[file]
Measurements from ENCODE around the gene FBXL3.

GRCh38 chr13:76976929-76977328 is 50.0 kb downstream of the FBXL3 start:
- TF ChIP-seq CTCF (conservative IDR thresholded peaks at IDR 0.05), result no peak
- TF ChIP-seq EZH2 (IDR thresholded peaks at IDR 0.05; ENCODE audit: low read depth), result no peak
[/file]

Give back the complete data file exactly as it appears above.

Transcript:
Measurements from ENCODE around the gene FBXL3.

GRCh38 chr13:76976929-76977328 is 50.0 kb downstream of the FBXL3 start:
- TF ChIP-seq CTCF (conservative IDR thresholded peaks at IDR 0.05), result no peak
- TF ChIP-seq EZH2 (IDR thresholded peaks at IDR 0.05; ENCODE audit: low read depth), result no peak